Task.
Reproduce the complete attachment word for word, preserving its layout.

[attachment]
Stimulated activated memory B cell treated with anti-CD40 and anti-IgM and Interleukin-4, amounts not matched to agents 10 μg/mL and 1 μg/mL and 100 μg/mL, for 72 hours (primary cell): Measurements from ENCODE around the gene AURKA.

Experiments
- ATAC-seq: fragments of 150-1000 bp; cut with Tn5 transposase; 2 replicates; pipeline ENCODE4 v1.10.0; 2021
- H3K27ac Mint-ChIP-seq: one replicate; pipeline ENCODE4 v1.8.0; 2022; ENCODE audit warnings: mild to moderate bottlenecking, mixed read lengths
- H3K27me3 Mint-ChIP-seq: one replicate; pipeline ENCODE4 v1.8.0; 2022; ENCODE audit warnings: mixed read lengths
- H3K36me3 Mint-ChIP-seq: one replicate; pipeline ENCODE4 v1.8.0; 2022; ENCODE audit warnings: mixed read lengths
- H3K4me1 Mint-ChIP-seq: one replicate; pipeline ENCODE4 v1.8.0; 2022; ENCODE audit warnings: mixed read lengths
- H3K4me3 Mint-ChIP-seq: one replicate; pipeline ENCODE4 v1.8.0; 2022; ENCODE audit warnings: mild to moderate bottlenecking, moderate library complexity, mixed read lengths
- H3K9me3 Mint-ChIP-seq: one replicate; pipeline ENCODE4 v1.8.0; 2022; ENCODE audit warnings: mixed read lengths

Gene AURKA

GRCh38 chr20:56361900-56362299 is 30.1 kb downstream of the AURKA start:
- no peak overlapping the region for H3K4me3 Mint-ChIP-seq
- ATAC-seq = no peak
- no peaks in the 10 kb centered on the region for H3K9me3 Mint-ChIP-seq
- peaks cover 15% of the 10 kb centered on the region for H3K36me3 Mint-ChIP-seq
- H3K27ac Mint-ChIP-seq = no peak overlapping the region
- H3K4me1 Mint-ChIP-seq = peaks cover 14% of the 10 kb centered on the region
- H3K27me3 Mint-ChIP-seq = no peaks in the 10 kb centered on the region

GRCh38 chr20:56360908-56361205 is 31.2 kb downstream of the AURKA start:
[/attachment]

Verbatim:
Stimulated activated memory B cell treated with anti-CD40 and anti-IgM and Interleukin-4, amounts not matched to agents 10 μg/mL and 1 μg/mL and 100 μg/mL, for 72 hours (primary cell): Measurements from ENCODE around the gene AURKA.

Experiments
- ATAC-seq: fragments of 150-1000 bp; cut with Tn5 transposase; 2 replicates; pipeline ENCODE4 v1.10.0; 2021
- H3K27ac Mint-ChIP-seq: one replicate; pipeline ENCODE4 v1.8.0; 2022; ENCODE audit warnings: mild to moderate bottlenecking, mixed read lengths
- H3K27me3 Mint-ChIP-seq: one replicate; pipeline ENCODE4 v1.8.0; 2022; ENCODE audit warnings: mixed read lengths
- H3K36me3 Mint-ChIP-seq: one replicate; pipeline ENCODE4 v1.8.0; 2022; ENCODE audit warnings: mixed read lengths
- H3K4me1 Mint-ChIP-seq: one replicate; pipeline ENCODE4 v1.8.0; 2022; ENCODE audit warnings: mixed read lengths
- H3K4me3 Mint-ChIP-seq: one replicate; pipeline ENCODE4 v1.8.0; 2022; ENCODE audit warnings: mild to moderate bottlenecking, moderate library complexity, mixed read lengths
- H3K9me3 Mint-ChIP-seq: one replicate; pipeline ENCODE4 v1.8.0; 2022; ENCODE audit warnings: mixed read lengths

Gene AURKA

GRCh38 chr20:56361900-56362299 is 30.1 kb downstream of the AURKA start:
- no peak overlapping the region for H3K4me3 Mint-ChIP-seq
- ATAC-seq = no peak
- no peaks in the 10 kb centered on the region for H3K9me3 Mint-ChIP-seq
- peaks cover 15% of the 10 kb centered on the region for H3K36me3 Mint-ChIP-seq
- H3K27ac Mint-ChIP-seq = no peak overlapping the region
- H3K4me1 Mint-ChIP-seq = peaks cover 14% of the 10 kb centered on the region
- H3K27me3 Mint-ChIP-seq = no peaks in the 10 kb centered on the region

GRCh38 chr20:56360908-56361205 is 31.2 kb downstream of the AURKA start: